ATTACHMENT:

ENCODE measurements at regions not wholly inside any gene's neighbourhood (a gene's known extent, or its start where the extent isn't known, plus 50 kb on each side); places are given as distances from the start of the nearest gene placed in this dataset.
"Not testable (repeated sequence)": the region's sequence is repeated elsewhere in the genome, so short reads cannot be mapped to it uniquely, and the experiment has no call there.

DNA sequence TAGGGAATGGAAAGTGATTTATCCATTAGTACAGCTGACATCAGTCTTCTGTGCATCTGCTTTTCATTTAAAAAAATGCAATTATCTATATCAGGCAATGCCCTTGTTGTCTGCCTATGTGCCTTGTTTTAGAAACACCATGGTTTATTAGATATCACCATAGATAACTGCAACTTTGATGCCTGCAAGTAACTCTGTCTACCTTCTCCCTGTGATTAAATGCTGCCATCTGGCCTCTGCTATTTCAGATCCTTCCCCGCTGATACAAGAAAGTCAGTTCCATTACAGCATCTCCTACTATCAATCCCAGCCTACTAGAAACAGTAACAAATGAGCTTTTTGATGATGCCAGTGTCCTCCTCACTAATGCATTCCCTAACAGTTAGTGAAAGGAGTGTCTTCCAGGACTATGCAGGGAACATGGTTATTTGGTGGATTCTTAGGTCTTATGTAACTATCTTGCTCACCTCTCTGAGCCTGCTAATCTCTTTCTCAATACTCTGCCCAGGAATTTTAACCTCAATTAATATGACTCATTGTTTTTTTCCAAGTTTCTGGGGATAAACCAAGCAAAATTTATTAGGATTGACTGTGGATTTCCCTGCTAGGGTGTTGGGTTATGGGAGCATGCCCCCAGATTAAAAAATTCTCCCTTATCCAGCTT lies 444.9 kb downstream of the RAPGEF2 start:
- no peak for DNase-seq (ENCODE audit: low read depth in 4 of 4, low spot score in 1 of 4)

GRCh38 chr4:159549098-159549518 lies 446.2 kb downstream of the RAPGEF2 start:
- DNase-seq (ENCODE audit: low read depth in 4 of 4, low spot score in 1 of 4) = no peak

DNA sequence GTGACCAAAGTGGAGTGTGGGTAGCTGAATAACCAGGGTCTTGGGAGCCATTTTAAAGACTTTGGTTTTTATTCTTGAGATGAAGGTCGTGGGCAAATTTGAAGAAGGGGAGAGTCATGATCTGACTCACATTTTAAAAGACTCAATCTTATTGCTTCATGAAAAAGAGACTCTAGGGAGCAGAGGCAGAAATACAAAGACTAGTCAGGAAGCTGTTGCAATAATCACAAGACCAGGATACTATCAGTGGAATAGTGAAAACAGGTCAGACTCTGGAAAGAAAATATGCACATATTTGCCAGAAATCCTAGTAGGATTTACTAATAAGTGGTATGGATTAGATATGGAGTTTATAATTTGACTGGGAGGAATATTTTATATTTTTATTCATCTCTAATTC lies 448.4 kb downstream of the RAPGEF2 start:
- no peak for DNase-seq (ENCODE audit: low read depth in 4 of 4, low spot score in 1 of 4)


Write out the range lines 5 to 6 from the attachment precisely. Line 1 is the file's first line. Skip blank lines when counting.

GRCh38 chr4:159549098-159549518 lies 446.2 kb downstream of the RAPGEF2 start:
- DNase-seq (ENCODE audit: low read depth in 4 of 4, low spot score in 1 of 4) = no peak